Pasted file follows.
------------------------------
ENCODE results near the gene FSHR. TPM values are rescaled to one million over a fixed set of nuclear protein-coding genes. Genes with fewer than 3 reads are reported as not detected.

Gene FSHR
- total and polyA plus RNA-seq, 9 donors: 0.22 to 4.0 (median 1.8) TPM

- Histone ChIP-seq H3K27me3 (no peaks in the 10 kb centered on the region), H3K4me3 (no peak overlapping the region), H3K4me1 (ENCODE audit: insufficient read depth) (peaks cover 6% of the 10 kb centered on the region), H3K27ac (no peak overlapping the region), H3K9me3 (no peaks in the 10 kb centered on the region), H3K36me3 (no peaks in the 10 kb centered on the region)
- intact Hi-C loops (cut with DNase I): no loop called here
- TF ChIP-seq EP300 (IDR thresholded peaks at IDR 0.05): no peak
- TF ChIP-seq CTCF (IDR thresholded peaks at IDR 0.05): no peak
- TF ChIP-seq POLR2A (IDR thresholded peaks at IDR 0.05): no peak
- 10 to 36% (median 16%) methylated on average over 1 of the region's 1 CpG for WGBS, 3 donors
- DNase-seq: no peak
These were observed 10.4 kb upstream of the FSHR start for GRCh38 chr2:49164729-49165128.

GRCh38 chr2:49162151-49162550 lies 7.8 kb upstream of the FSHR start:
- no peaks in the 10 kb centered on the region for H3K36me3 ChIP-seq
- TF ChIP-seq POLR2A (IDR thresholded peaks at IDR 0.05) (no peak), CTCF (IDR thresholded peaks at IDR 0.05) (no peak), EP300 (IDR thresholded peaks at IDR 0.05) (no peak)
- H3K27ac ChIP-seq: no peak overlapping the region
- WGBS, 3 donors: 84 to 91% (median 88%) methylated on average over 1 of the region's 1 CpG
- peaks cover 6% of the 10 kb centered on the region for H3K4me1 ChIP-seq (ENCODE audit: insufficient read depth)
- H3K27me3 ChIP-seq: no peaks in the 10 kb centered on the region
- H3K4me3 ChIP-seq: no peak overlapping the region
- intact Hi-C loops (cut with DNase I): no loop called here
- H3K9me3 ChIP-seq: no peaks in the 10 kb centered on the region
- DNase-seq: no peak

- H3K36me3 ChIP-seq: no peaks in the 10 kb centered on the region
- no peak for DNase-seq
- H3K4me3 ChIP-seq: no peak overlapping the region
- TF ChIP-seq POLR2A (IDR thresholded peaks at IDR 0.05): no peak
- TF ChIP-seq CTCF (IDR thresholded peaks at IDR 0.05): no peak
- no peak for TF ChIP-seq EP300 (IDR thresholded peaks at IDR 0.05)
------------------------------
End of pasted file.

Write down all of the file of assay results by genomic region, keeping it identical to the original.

ENCODE results near the gene FSHR. TPM values are rescaled to one million over a fixed set of nuclear protein-coding genes. Genes with fewer than 3 reads are reported as not detected.

Gene FSHR
- total and polyA plus RNA-seq, 9 donors: 0.22 to 4.0 (median 1.8) TPM

- Histone ChIP-seq H3K27me3 (no peaks in the 10 kb centered on the region), H3K4me3 (no peak overlapping the region), H3K4me1 (ENCODE audit: insufficient read depth) (peaks cover 6% of the 10 kb centered on the region), H3K27ac (no peak overlapping the region), H3K9me3 (no peaks in the 10 kb centered on the region), H3K36me3 (no peaks in the 10 kb centered on the region)
- intact Hi-C loops (cut with DNase I): no loop called here
- TF ChIP-seq EP300 (IDR thresholded peaks at IDR 0.05): no peak
- TF ChIP-seq CTCF (IDR thresholded peaks at IDR 0.05): no peak
- TF ChIP-seq POLR2A (IDR thresholded peaks at IDR 0.05): no peak
- 10 to 36% (median 16%) methylated on average over 1 of the region's 1 CpG for WGBS, 3 donors
- DNase-seq: no peak
These were observed 10.4 kb upstream of the FSHR start for GRCh38 chr2:49164729-49165128.

GRCh38 chr2:49162151-49162550 lies 7.8 kb upstream of the FSHR start:
- no peaks in the 10 kb centered on the region for H3K36me3 ChIP-seq
- TF ChIP-seq POLR2A (IDR thresholded peaks at IDR 0.05) (no peak), CTCF (IDR thresholded peaks at IDR 0.05) (no peak), EP300 (IDR thresholded peaks at IDR 0.05) (no peak)
- H3K27ac ChIP-seq: no peak overlapping the region
- WGBS, 3 donors: 84 to 91% (median 88%) methylated on average over 1 of the region's 1 CpG
- peaks cover 6% of the 10 kb centered on the region for H3K4me1 ChIP-seq (ENCODE audit: insufficient read depth)
- H3K27me3 ChIP-seq: no peaks in the 10 kb centered on the region
- H3K4me3 ChIP-seq: no peak overlapping the region
- intact Hi-C loops (cut with DNase I): no loop called here
- H3K9me3 ChIP-seq: no peaks in the 10 kb centered on the region
- DNase-seq: no peak

- H3K36me3 ChIP-seq: no peaks in the 10 kb centered on the region
- no peak for DNase-seq
- H3K4me3 ChIP-seq: no peak overlapping the region
- TF ChIP-seq POLR2A (IDR thresholded peaks at IDR 0.05): no peak
- TF ChIP-seq CTCF (IDR thresholded peaks at IDR 0.05): no peak
- no peak for TF ChIP-seq EP300 (IDR thresholded peaks at IDR 0.05)